There are so many ways to support this cause. The National Breast Cancer Awareness Month website is a wealth of resources. You can donate money, run a 5K, buy products designated with a pink ribbon or simply pray for all of the brave men and women fighting their own personal battle against breast cancer.

Race Together Fight Together

Race Together Fight Together

Prelude to a Marathon PR

In my last post I cut to the chase and announced my marathon results. What I didn’t explain was the significance of my race time.

Back in June I outlined my race plans for the summer up until the Montreal Marathon. At the end of that post I said this about my marathon goals:

“I have big goals. That’s right Oprah I’m coming for your time sister (Oprah ran the Marine Corps Marathon in 1994 and finished in 4:29:15)! I’m light years from ever qualifying for Boston so I need to shoot for something more attainable. Given the way my training runs are going I actually do have an even bigger goal in mind, but I’m going to keep it to myself for now.”

For some time now I have been running at a sub-10 minute/mile pace. When it became more consistent run after run I was astonished considering where I began with my running. My speed has improved so naturally and gradually over the course of my running. I don’t have a coach or anyone forcing me to do more than I am doing. I do speed training and some high intensity interval training to help improve my speed, but I am always mindful to do what feels right to me. I love running and I want to continue to love running. However, if it feels too much like work then I might not love it so much anymore.

In order to accomplish my goal of beating Oprah’s time (which really was just a fun way to strive for a sub-4:30 time) I would have to average a pace of 10:16/mile. My last marathon time was 4:38:52 or an average pace of 10:38/mile. When I first set my sights on running another marathon this seemed like a lofty goal, but one to work towards. As I began my training I also started to feel like I might be able to challenge myself even more given the improvement in my speed and overall running. So I set three personal goals:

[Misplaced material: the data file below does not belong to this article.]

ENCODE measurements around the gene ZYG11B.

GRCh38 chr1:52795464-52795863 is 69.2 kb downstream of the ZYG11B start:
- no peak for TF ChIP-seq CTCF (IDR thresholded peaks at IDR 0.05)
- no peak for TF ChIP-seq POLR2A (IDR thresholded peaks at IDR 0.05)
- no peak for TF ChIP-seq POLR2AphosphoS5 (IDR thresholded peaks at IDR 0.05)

B Goal = beat Oprah’s marathon time of 4:29:15

A Goal = maintain an average pace under 10 minutes/mile which would be 4:21:45 or less

A+ Goal = finish in under 4:20 for an average pace of just under 9:55/mile

Ok that’s a whole lotta numbers. Are you still with me?

The bottom line is this training was vastly different than my previous two marathons. I have begun to come into my own with running. I have developed some confidence in my running and my ability to improve at running. I worked hard and pushed myself without pushing to the point of injury or burn out. I upped my weekly mileage as much as possible this time around. I was diligent about maintaining strength training 2-3 times a week and P90X Plyometrics once a week. I stretched and foam rolled. My hill training was awesomely difficult, but it yielded results. I ran races and set PRs in many of them. My long runs peaked at 22 miles, and included two 20 mile runs along new routes.

In reflecting on the training period I have also identified other factors that were instrumental in helping me to accomplish my goals. I had no setbacks in this training unlike the last two. Four months prior to Disney I broke a toe and two floating ribs and throughout my training for Philly I endured calf and Achilles issues. My diet is cleaner with a central focus on eating whole unprocessed foods as much as possible. I food journaled consistently throughout training either online or on paper. I have shed some weight since my last marathon. I paid close attention to hydration especially throughout the hot summer. I switched my fuel during long runs to Vega Sport Endurance Gel, pretzels and dates. Vega* products are entirely plant based and complimented my diet nicely. I drank Vega Pre-Sport Workout Energizer prior to long runs and races. My pre-race and pre-long run meal used to be toast, nut butter and banana. I have traded the toast for a chia pudding made with 1-2 tablespoons of chia seeds soaked in water or almond milk topped later with banana and nut butter. Weird, I know, but it didn’t weigh me down and I am really starting to wonder about the power of those little seeds! I also followed up my long runs with Vega Sport Recovery Accelerator. I seemed to bounce back very quickly from long runs this training. I know I can’t give all the credit to Vega Sport Recovery Accelerator, but I do believe it helped as I experienced little to no muscle soreness the following day after my 13-17 mile runs and much less than typical soreness on my 18-22 mile runs.